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Journal American Rhododendron Society

Current Editor:
Dr. Glen Jamieson ars.editor@gmail.com


Volume 49, Number 1
Winter 1995

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A Winter's Tale: Interest in the Bleak Time of the Year
Felice Blake
Kallista, Victoria, Australia

        There is magic at every season and winter holds a special enchantment for the keen gardener. It is a challenging time in any garden, and we all strive to ensure that our gardens continue to hold our interest in the bleak time of year. Walking around my garden on a grey July day (remember I am writing in the southern hemisphere) what draws our attention particularly as far as rhododendrons are concerned?
        First of all a sprinkling of blossoms, mainly 'Kirin' on the Kurume azaleas down the drive, and just inside the gate the bright pink flowers and a mass of buds on 'Seta'. Nearby the golden yellow flowers of 'Chrysomanicum' make a welcome splash of colour. This is not really my favourite early yellow (although I admit to growing four plants), as the flowers are apt to get spotted by winter rain, but nevertheless useful and great for indoors if picked just as the first flowers are breaking out. I do, however, prefer 'Talavera'* and 'R. W. Rye', both being early flowering and fairly weather hardy and to me of far superior quality. Next to 'Chrysomanicum' buds are swelling on Rhododendron dauricum, and these two will soon make a brilliant display of purple and gold, whilst the graceful lilac flowers on 'Emasculum' lighten the scene.

R. 'Werei'
Rhododendron 'Werei'
Photo by Felice Blake

        In another part of my front garden two large plants of 'Christmas Cheer' are sheets of delicate pink flowing right down to the ground, a real joy for many weeks. Nearby is my greatest winter rhododendron treasure - 'Werei' with its brilliant frilly trusses of very deep rosy pink, almost red pale-throated flowers and backed by handsome dark green leaves with fine tawny indumentum. With me this makes a shrub seven feet high and wide and is a real eye-catcher. This rhododendron does not seem to be widely grown, probably as it is fairly slow to reach flowering, but it is well worth waiting for. Its origin is somewhat of a mystery, as the International Rhododendron Register discloses its parentage as (R. arboreum [?] x R. barbatum [?]). It was raised by Samuel Smith, head gardener to Robert Barclay Fox, a renowned plantsman of Penjerrick in Cornwall. 'Werei' was apparently highly thought of, as it displays undeniable quality, receiving the coveted Award of Merit in 1921. Many notable rhododendrons were raised at Penjerrick 60 to 80 years ago.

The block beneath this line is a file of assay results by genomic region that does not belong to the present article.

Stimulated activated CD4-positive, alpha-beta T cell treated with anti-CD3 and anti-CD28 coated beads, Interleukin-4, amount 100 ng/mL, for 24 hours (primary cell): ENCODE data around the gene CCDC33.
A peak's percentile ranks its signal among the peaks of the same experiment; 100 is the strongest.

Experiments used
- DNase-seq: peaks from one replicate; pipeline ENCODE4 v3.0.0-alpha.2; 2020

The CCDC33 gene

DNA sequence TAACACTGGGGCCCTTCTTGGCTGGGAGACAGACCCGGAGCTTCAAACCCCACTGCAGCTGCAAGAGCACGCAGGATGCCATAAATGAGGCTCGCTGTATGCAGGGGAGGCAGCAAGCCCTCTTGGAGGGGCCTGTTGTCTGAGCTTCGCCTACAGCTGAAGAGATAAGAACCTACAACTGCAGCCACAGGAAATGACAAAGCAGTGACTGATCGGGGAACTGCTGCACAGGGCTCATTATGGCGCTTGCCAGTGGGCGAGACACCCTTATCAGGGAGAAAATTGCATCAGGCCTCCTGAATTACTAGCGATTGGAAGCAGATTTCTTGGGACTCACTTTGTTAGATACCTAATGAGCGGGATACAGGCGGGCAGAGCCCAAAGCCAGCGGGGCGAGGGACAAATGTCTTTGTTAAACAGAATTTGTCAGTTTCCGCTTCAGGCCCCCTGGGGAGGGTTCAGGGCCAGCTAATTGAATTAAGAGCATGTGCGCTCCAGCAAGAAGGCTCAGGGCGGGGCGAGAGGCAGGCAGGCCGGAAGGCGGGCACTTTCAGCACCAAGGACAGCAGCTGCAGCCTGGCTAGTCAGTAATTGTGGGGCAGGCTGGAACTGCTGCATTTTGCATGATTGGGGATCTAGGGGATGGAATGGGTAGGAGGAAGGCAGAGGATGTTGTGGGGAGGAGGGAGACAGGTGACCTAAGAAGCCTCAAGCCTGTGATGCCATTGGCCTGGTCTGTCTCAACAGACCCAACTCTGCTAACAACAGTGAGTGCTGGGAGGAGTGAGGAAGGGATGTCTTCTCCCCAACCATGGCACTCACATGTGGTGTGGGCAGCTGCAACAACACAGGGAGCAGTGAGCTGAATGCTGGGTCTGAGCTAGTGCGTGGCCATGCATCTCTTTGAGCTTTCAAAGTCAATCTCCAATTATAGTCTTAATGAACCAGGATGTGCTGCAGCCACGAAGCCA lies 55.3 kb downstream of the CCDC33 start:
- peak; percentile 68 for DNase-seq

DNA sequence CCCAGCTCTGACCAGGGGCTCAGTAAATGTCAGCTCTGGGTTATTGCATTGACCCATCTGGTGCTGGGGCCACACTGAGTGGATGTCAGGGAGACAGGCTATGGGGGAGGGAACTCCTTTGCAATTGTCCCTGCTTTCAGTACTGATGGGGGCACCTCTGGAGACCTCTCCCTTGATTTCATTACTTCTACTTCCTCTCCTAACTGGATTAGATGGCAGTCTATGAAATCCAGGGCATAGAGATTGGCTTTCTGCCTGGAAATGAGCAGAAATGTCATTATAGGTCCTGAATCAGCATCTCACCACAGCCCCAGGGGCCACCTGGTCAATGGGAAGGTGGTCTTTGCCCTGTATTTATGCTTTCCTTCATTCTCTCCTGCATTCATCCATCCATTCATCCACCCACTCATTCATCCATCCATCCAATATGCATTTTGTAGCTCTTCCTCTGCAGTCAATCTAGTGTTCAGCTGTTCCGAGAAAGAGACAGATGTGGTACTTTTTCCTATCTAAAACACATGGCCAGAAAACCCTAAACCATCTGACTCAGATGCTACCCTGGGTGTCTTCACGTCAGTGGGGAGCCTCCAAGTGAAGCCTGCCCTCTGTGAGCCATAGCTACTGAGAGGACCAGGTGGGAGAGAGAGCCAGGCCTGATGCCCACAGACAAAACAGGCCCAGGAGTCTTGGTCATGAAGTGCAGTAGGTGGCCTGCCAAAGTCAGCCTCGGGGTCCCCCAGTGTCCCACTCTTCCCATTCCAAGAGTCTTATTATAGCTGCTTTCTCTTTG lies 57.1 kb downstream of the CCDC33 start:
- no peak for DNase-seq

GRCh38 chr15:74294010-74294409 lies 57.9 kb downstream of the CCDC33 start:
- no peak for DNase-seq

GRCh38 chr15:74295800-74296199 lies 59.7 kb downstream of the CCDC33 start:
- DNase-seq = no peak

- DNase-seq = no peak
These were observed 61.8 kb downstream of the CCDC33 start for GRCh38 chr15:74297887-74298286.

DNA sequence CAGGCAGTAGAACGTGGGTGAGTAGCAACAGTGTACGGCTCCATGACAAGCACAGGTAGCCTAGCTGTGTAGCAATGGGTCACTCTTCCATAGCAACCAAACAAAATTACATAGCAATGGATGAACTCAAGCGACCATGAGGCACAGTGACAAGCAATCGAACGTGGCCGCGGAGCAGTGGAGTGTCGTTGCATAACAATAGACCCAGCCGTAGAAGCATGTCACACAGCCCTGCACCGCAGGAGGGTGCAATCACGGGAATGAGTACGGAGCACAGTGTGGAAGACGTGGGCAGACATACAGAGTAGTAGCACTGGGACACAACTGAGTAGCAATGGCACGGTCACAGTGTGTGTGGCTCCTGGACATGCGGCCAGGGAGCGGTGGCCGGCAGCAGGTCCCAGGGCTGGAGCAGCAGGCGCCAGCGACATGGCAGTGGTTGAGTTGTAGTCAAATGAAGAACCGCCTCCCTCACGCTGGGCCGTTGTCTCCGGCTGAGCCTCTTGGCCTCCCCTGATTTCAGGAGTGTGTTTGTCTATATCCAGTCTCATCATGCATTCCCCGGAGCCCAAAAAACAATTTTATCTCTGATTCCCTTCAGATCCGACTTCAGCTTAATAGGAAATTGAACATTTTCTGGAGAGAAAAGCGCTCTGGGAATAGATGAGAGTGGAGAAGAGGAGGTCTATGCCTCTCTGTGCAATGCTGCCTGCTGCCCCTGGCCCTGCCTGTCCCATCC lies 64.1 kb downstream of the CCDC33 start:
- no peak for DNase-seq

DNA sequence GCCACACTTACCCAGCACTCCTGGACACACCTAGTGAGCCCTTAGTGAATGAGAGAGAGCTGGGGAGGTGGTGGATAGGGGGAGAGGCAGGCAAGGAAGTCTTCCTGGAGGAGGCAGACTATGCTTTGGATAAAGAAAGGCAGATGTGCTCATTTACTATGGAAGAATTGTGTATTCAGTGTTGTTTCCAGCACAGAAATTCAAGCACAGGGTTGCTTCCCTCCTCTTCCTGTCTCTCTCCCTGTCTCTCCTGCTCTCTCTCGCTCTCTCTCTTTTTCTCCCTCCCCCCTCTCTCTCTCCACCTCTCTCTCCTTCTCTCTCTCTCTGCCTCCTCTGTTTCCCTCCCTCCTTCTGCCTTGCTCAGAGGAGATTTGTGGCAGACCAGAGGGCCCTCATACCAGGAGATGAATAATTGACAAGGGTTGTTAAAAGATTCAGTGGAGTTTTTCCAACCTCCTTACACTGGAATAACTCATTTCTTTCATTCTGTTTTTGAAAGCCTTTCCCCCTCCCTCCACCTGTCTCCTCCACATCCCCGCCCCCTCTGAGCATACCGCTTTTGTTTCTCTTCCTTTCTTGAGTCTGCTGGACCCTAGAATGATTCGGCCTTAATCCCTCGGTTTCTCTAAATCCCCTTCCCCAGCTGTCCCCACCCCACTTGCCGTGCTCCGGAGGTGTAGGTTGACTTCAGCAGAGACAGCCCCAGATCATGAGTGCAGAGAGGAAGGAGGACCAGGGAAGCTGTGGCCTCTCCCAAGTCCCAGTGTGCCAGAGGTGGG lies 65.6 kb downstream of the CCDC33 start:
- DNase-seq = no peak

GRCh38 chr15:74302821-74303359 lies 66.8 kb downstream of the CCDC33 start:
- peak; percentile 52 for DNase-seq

At the other side of my front garden the very reliable 'Marion' is a delight, whilst nearby R. arboreum ssp. cinnamomeum Campbelliae Group with its rose-pink trusses is beginning to demand attention and other arboreums are following. Down in the rock garden the aptly named 'Ptarmigan' - the snow grouse - is covered with its little snowy flowers, and close by R. kiusianum in varied shades of pink. Every day sees murmurs of spring in the garden, buds are swelling on so many rhododendrons and the most exciting time of year will soon be with us.

R. arboreum cinnamomeum Campbelliae 
Group
R. arboreum ssp. cinnamomeum Campbelliae Group
Photo by Felice Blake

        A winter's tale would not be complete without considering the importance of companion plants. The little Cyclamen coum shining like jewels in a medieval embroidery are a winter's delight. Whilst many patches of snowdrops (Calanthus sp.) with their charming little pristine white flowers touched with green are in perfect harmony with the winter scene, and let us not forget the irrepressible "Tommies" (Crocus tomasinianus) popping up everywhere, bravely flaunting their blooms on any sunny winter's day. The indispensable hellebores in a great variety of colours - green, white, all shades of pink up to wine red - make great companions. And looking upwards I find that already the flowering allspice (Chimonanthus praecox) has come and gone, but the witch hazels (Hamamelis sp.), particularly H. pallida, are creating a scene of bewitching loveliness, so too many camellias and the early magnolias. My Magnolia campbellii with its glorious pink goblets etched against a pale blue wintry sky spells pure enchantment. So a winter's tale will soon be over and be replaced by opulence of spring, but in the meantime let us enjoy our winter wonderland!

*Name not registered.

Felice Blake has contributed numerous articles to the Journal from her Australian home for the enjoyment of readers. Her home in Kallista is approximately 20 miles from Melbourne.


Volume 49, Number 1
Winter 1995

DLA Ejournal Home | JARS Home | Table of Contents for this issue | Search JARS and other ejournals